The world of business has been dominated by men for centuries. This wasn’t because they’re better at it. No, it was because women weren’t even given the chance to prove their abilities. Historically, we were considered ‘inferior’, and not trusted with the most important jobs.
Now I look around and have to say “Wow! Times really have changed!”
See, once women were able to prove our worth, and force our way into high power positions, we were able to prove we can do the job just as well as our male colleagues.
Today we’re going to take a look at fifteen women who are huge influences for me, and great role-models for any aspiring business woman! These ladies don’t just operate at a high level in business, they are the absolute Queens of their empires, the captains of their ships. These are fifteen of the greatest female CEO’s around the world:
- Sheri McCoy (Avon)
Sheri is an outstanding role-model for women everywhere, and has been kicking ass her entire life. She holds a Bachelors degree in Textile Chemistry, a Masters in Chemical Engineering, an MBA, and five patents of her own!
Having started as a chemical engineer for Johnson & Johnson in 1982, Sheri moved up quickly. By the 2000’s, she was in charge of the companies Latin American market, and became Vice Chair of the company in 2010.
Having been passed over for the CEO position in 2012, this powerful woman resigned and took on the CEO position at Avon Products instead.
2. Marissa Mayer (Yahoo!)
Marissa really blossomed during her educational years, showing great intelligence and a strong desire to help others. She participated in many extra-curricular activities in high school, including precision dance, curling, debate and ballet, while also volunteering to help at hospitals.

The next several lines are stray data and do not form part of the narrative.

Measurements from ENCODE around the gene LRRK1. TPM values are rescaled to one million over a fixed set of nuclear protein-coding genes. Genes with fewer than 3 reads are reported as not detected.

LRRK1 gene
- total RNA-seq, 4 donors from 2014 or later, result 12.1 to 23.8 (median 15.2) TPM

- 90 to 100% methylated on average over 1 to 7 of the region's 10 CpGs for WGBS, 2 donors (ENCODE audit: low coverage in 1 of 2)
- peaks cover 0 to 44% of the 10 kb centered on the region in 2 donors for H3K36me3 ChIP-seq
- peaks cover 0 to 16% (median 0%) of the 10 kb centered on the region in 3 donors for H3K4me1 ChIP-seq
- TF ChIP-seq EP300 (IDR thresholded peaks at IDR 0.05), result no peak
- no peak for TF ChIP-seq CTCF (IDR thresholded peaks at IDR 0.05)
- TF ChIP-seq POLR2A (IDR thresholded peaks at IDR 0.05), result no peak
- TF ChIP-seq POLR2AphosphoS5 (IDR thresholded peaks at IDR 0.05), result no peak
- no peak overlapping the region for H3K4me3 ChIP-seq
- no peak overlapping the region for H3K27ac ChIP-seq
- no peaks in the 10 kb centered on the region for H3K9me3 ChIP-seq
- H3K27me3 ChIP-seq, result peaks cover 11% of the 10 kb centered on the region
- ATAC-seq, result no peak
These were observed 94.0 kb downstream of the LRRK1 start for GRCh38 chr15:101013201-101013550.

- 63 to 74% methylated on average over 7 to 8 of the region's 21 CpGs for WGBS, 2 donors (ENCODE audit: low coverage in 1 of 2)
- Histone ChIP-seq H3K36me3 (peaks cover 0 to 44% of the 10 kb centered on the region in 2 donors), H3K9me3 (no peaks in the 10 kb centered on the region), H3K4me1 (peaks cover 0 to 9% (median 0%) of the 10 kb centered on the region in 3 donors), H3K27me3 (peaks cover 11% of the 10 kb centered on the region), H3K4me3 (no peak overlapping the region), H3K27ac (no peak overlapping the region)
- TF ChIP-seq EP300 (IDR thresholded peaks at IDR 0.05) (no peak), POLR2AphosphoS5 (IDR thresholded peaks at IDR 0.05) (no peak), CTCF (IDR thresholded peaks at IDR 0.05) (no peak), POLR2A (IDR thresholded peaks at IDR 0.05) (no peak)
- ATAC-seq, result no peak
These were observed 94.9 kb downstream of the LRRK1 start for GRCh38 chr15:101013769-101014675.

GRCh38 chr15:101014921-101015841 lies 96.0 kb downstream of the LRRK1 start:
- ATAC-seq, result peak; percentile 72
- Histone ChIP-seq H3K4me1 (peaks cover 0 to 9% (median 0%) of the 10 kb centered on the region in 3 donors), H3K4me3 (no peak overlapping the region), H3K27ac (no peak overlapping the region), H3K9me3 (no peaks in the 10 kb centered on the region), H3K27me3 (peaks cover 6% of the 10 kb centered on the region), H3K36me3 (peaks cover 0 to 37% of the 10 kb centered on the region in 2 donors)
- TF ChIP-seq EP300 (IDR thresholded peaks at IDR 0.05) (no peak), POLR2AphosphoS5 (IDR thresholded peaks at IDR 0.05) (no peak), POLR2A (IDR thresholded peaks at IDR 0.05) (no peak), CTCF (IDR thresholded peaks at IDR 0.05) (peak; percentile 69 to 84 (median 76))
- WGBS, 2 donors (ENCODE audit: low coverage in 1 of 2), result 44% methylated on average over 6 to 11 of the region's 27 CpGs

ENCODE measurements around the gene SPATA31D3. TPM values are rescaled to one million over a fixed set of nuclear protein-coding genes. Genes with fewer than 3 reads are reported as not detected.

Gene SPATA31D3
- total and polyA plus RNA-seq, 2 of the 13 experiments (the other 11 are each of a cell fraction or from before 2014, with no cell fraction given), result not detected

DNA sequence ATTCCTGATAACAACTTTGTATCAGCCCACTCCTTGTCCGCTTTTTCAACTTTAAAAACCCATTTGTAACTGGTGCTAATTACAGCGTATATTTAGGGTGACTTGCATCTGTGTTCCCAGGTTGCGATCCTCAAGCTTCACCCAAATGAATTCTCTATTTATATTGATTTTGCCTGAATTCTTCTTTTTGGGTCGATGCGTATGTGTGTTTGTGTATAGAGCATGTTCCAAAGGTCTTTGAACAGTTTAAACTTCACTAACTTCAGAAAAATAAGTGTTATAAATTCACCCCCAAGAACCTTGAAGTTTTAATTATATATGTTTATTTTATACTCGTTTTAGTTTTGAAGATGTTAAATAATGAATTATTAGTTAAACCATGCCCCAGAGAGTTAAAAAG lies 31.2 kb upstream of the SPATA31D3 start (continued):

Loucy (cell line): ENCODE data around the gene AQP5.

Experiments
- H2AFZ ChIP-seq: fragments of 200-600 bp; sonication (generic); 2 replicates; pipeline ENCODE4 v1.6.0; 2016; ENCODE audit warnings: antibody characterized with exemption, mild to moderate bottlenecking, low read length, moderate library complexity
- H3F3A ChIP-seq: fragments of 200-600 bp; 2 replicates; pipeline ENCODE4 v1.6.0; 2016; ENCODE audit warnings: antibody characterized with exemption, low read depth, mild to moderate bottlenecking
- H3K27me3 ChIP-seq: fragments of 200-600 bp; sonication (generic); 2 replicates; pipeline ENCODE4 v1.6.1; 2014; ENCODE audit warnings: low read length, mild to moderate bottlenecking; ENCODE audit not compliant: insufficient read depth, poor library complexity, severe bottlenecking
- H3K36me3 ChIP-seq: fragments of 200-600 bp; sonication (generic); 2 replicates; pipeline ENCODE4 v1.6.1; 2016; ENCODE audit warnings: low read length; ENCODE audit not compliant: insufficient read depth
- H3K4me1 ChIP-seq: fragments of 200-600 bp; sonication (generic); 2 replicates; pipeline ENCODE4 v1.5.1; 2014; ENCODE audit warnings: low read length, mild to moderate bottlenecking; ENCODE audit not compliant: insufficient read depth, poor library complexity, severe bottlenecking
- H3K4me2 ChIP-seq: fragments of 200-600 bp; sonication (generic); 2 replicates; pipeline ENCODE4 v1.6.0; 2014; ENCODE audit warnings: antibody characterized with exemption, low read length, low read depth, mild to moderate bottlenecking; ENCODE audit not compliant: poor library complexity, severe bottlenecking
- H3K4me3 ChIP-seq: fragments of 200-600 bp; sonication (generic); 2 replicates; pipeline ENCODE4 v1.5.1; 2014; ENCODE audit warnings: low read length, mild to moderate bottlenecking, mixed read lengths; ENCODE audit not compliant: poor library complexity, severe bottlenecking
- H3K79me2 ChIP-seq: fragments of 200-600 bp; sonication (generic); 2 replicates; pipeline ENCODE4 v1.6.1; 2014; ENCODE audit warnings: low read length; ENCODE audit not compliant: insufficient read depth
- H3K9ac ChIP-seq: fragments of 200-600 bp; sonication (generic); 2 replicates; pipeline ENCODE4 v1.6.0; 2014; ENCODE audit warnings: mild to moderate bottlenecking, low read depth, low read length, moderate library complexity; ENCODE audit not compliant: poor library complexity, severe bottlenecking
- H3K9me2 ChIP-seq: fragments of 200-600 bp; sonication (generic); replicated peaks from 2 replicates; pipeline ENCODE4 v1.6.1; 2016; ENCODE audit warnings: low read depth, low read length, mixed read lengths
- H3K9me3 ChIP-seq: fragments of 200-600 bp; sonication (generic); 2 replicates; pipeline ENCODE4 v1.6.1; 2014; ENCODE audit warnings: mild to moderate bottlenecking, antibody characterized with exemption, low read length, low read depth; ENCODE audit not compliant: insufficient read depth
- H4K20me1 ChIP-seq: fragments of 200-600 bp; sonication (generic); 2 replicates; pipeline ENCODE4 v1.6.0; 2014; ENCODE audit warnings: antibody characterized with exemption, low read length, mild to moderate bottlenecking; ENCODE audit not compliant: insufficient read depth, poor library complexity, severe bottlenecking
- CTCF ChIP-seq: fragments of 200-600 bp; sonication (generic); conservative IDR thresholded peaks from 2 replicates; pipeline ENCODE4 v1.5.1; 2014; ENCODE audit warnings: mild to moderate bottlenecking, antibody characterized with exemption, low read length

Marissa received many job offers after graduation. She accepted one from Google, becoming their 20th employee and first female engineer!
A variety of promotions saw her rise through the company and hold a number of different positions. In 2012, Marissa left Google to become the CEO of Yahoo!, a position she still holds.
- Indra Nooyi (PepsiCo)
Indra has long been considered one of the worlds most powerful women. Born and educated in India, she joined PepsiCo in 1994 having enjoyed success in a number of positions at other corporations.
Since then her impact has included the acquisitions of Tropicana, and Quaker Oats Company. She became CFO in 2001, and took over the CEO position in 2006. Indra is an amazing business-woman, combining great vision and strategy. This also saw her named CEO of the Year in 2009.
- Meg Whitman (Hewlett-Packard)
US Business Hall of Famer Meg Whitman started her career as a brand manager for Procter & Gamble in the late 1970’s. She rose through the ranks quickly, and has held powerful positions at Disney, Hasbro, and eBay amongst others.
She took the CEO position at eBay when their annual revenue was around $4 million. In the next decade, eBay’s yearly revenues grew to $8 billion, a phenomenal increase.
Meg stepped down as CEO in late 2007, saying “10 years is roughly the right time to stay at the helm at a company like ours”. She took over as CEO of Hewlett-Packard in 2011.
- Irene Rosenfeld (Mondelez)
Irene started off working for a New York ad agency, though she soon found herself in the food industry. Irene took over as CEO for Frito-Lay in 2004, and later moved on to the CEO position at Kraft Foods in 2006.
Kraft has since split into two companies – Kraft Foods, which handles the North American grocery business, and the larger Mondelez International, which handles the global snack business. Irene retained the CEO position at the larger Mondelez, and continues to do so.